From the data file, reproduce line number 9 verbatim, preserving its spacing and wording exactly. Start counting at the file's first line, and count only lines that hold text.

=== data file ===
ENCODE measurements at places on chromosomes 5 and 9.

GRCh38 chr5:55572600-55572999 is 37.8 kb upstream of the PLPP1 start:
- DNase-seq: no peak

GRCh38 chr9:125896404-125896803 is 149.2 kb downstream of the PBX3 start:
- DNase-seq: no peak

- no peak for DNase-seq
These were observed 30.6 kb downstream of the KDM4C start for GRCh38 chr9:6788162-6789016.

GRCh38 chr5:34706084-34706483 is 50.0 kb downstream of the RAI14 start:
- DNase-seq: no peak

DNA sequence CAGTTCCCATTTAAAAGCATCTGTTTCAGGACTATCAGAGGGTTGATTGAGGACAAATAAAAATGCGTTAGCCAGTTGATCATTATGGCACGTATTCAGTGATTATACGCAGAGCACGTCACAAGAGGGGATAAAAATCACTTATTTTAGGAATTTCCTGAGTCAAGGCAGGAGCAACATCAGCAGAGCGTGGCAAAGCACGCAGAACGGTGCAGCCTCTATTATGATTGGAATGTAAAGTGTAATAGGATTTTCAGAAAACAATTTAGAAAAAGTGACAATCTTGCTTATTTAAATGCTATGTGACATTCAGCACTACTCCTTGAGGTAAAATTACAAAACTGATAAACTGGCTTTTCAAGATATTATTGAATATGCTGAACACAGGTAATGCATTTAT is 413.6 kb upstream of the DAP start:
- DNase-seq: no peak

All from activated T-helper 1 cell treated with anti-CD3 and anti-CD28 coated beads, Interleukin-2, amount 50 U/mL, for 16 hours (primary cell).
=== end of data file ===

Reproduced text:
- DNase-seq: no peak